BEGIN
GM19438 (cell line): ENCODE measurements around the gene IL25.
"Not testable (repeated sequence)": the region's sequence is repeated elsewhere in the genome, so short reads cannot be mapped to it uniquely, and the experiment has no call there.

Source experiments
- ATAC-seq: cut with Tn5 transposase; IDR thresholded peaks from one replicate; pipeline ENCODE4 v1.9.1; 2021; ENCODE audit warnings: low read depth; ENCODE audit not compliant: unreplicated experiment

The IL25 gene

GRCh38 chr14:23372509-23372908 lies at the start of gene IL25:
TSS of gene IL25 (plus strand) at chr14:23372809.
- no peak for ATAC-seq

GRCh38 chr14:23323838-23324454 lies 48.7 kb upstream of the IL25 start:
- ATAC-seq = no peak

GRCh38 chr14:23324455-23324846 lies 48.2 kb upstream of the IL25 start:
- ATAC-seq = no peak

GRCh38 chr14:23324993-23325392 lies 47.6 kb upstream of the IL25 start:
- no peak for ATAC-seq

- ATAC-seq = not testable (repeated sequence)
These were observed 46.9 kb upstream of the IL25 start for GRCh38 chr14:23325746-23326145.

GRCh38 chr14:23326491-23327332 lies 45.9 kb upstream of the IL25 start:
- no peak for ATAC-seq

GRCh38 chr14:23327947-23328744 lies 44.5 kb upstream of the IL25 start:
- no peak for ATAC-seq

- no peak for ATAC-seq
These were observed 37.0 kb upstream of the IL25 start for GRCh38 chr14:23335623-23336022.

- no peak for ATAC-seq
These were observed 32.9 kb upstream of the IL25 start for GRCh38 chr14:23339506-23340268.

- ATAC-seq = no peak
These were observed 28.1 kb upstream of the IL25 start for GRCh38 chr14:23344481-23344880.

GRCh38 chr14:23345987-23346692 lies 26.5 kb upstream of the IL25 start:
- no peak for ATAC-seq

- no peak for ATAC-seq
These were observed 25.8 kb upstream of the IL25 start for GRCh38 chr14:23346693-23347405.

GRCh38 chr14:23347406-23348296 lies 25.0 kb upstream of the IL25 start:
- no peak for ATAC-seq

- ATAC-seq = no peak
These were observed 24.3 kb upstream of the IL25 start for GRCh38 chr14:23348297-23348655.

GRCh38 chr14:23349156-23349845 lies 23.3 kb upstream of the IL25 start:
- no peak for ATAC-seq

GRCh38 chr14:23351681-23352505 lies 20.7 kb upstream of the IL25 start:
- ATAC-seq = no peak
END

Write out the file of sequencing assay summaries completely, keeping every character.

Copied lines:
GM19438 (cell line): ENCODE measurements around the gene IL25.
"Not testable (repeated sequence)": the region's sequence is repeated elsewhere in the genome, so short reads cannot be mapped to it uniquely, and the experiment has no call there.

Source experiments
- ATAC-seq: cut with Tn5 transposase; IDR thresholded peaks from one replicate; pipeline ENCODE4 v1.9.1; 2021; ENCODE audit warnings: low read depth; ENCODE audit not compliant: unreplicated experiment

The IL25 gene

GRCh38 chr14:23372509-23372908 lies at the start of gene IL25:
TSS of gene IL25 (plus strand) at chr14:23372809.
- no peak for ATAC-seq

GRCh38 chr14:23323838-23324454 lies 48.7 kb upstream of the IL25 start:
- ATAC-seq = no peak

GRCh38 chr14:23324455-23324846 lies 48.2 kb upstream of the IL25 start:
- ATAC-seq = no peak

GRCh38 chr14:23324993-23325392 lies 47.6 kb upstream of the IL25 start:
- no peak for ATAC-seq

- ATAC-seq = not testable (repeated sequence)
These were observed 46.9 kb upstream of the IL25 start for GRCh38 chr14:23325746-23326145.

GRCh38 chr14:23326491-23327332 lies 45.9 kb upstream of the IL25 start:
- no peak for ATAC-seq

GRCh38 chr14:23327947-23328744 lies 44.5 kb upstream of the IL25 start:
- no peak for ATAC-seq

- no peak for ATAC-seq
These were observed 37.0 kb upstream of the IL25 start for GRCh38 chr14:23335623-23336022.

- no peak for ATAC-seq
These were observed 32.9 kb upstream of the IL25 start for GRCh38 chr14:23339506-23340268.

- ATAC-seq = no peak
These were observed 28.1 kb upstream of the IL25 start for GRCh38 chr14:23344481-23344880.

GRCh38 chr14:23345987-23346692 lies 26.5 kb upstream of the IL25 start:
- no peak for ATAC-seq

- no peak for ATAC-seq
These were observed 25.8 kb upstream of the IL25 start for GRCh38 chr14:23346693-23347405.

GRCh38 chr14:23347406-23348296 lies 25.0 kb upstream of the IL25 start:
- no peak for ATAC-seq

- ATAC-seq = no peak
These were observed 24.3 kb upstream of the IL25 start for GRCh38 chr14:23348297-23348655.

GRCh38 chr14:23349156-23349845 lies 23.3 kb upstream of the IL25 start:
- no peak for ATAC-seq

GRCh38 chr14:23351681-23352505 lies 20.7 kb upstream of the IL25 start:
- ATAC-seq = no peak